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FEHRM expands joint HIE expanding MHS GENESIS’s reach

Military personnel at desk assisting an Airman with paperwork Taylor Kobylinski, 92nd Medical Operation Squadron medical administration assistant, assists an Airman with checking in to the Family Health Center at Fairchild Air Force Base, Washington in 2019. Data shows that initial operating capability sites, like Fairchild, that document patient care in MHS GENESIS continue to show increased operating capabilities in areas such as referrals processed, patients seen, prescriptions filled, and secure messaging. (Photo by Air Force Airman 1st Class Lawrence Sena, 92nd Air Refueling Wing, Fairchild AFB.)

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Earlier this month, the Federal Electronic Health Record Modernization (FEHRM) program office, along with the Department of Defense (DOD), Department of Veterans Affairs (VA) and Department of Homeland Security’s U.S. Coast Guard (USCG), expanded their joint health information exchange (HIE) network to include the CommonWell Health Alliance.

The addition of CommonWell to the joint HIE—a tool that allows the DOD, VA and USCG to exchange data with community partners—increases access to patient information and enhances care for service members, veterans and their families. This addition to the joint HIE enhances data available via the Joint Longitudinal Viewer, which allows health information to be exchanged between the DOD and the VA.

This expansion adds a nationwide network of more than 15,000 hospitals and clinics to the 46,000 community partners already part of the joint HIE. These community partners include hospitals, pharmacies, clinics, labs, federally-qualified health centers and nursing homes.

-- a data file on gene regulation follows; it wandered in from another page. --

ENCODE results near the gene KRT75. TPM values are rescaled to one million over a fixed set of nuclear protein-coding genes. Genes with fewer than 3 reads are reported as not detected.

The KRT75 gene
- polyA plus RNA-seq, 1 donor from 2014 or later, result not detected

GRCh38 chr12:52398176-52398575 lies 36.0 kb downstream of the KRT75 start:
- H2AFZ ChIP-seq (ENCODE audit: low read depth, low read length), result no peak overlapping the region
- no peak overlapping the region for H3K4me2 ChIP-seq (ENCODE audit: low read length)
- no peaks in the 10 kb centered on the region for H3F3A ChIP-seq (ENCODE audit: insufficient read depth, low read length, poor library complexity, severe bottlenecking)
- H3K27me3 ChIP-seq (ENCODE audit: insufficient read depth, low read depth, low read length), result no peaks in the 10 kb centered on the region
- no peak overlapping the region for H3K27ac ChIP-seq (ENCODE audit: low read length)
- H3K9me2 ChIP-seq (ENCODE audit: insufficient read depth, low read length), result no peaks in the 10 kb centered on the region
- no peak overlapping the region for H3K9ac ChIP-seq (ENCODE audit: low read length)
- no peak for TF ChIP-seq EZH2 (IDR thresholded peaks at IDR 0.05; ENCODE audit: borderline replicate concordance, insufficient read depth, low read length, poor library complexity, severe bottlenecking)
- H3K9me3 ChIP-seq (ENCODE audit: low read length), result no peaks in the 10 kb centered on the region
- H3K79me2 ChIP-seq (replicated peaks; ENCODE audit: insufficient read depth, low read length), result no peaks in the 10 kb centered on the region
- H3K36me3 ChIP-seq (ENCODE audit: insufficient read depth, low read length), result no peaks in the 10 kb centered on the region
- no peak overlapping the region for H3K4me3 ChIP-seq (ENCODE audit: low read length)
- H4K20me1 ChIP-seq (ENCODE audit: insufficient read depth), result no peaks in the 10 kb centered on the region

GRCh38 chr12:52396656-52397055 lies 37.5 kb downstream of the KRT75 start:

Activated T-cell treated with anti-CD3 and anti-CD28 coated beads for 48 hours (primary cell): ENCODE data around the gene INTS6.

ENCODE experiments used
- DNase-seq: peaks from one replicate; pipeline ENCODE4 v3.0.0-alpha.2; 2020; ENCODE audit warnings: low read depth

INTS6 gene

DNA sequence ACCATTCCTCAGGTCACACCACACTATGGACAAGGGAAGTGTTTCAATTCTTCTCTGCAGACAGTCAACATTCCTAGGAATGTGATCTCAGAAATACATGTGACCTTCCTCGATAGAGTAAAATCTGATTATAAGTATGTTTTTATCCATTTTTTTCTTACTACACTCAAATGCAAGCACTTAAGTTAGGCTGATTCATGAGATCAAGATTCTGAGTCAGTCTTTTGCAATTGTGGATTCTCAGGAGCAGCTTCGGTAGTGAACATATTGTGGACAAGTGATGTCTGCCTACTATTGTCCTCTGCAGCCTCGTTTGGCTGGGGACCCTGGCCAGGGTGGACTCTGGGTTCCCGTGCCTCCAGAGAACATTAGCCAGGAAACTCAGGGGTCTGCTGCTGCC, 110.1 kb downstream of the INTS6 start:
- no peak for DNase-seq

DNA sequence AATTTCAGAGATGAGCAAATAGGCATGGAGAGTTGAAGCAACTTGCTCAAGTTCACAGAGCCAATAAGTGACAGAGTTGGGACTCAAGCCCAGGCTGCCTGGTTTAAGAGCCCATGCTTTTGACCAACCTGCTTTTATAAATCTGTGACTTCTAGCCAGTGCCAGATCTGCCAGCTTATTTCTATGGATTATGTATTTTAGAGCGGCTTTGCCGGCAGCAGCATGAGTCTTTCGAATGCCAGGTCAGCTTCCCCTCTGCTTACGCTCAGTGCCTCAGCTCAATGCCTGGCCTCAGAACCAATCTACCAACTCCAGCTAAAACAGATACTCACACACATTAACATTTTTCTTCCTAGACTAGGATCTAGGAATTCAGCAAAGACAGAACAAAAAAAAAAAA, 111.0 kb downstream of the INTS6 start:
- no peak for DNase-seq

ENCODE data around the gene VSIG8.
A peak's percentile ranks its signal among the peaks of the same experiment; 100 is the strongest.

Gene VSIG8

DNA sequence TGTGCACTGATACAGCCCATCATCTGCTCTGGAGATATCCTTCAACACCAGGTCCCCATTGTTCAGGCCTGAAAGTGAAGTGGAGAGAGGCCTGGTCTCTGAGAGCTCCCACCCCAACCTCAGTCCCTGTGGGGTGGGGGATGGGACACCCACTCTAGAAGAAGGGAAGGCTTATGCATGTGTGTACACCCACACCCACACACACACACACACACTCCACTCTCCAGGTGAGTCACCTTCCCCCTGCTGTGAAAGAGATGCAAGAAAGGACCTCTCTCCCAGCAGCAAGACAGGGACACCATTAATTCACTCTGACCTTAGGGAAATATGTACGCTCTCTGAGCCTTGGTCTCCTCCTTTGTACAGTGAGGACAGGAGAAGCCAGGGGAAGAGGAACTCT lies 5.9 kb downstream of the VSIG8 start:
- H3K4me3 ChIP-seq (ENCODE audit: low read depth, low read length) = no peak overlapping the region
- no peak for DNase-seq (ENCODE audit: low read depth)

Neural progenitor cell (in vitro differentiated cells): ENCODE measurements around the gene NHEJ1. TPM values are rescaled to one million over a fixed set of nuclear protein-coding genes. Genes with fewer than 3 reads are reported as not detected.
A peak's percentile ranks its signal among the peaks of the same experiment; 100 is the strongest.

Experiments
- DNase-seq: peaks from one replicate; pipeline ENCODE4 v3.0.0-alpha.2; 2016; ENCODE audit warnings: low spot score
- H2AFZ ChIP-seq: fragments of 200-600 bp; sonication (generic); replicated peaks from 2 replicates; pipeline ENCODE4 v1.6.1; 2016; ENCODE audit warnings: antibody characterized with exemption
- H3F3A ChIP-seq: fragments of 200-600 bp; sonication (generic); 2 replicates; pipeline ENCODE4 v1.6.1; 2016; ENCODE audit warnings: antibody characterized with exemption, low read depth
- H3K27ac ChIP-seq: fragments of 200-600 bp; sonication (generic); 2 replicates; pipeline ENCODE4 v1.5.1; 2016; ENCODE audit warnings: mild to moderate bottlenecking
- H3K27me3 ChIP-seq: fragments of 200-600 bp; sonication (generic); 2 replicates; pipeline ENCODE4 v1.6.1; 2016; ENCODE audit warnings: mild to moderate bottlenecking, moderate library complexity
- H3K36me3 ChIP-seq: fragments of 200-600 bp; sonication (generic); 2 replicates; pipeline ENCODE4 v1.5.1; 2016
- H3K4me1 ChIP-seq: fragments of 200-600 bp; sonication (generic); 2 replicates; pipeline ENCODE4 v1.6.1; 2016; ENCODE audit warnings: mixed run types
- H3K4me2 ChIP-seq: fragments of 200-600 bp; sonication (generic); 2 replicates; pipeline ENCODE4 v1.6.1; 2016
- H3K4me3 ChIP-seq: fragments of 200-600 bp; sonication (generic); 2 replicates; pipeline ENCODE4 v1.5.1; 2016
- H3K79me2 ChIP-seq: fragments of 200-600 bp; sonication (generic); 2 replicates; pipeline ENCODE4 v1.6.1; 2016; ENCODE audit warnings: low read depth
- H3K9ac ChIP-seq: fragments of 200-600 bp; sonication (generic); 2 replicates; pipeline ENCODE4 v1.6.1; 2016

“The CommonWell connection means DOD, VA and USCG providers can access even more information about their patients to make the best care decisions,” explained FEHRM Director William Tinston. “The FEHRM remains committed to driving federal capabilities such as the expanded joint HIE to improve health care delivery regardless of where patients get care.”

Participating community health care providers now have a single point of entry to request and access DOD, VA and USCG patient information to support the continuity of care for service members, veterans and their families.

With more information about a patient’s medical history, health care providers can make more informed decisions that can improve patient outcomes.

“In DOD’s new EHR, MHS GENESIS, the joint HIE is available to our providers as soon as they access a patient’s electronic chart,” explained Air Force Col. Thomas Cantilina, MHS GENESIS deputy functional champion. “In DOD’s legacy EHRs, providers are able to access the same joint HIE data using the Joint Longitudinal Viewer.”

For the patient, the HIE is part of DOD and VA health care benefits. DOD and veteran beneficiaries are automatically enrolled. However, the joint HIE also honors patient consent. Those patients who choose to opt out of sharing their health information can do so, and their health information will not be shared through the joint HIE.

Non-active duty patients and beneficiaries may opt out of sharing information related to their health care with non-MHS health care providers by filling out a simple Opt-out Form on the TRICARE website and mailing it to the Defense Health Agency, added Cantilina. “Active duty patients and beneficiaries are required to share this information, as it can be vital in emergency situations.”

The joint HIE and CommonWell connection showcases the FEHRM’s overarching effort to deliver capabilities that enable the DOD, VA and USCG to deploy a single, common federal electronic health record (EHR). By implementing the same EHR, providers in the DOD, VA and USCG can document care from the time a patient enters the military through their veteran care in one single, common health record.

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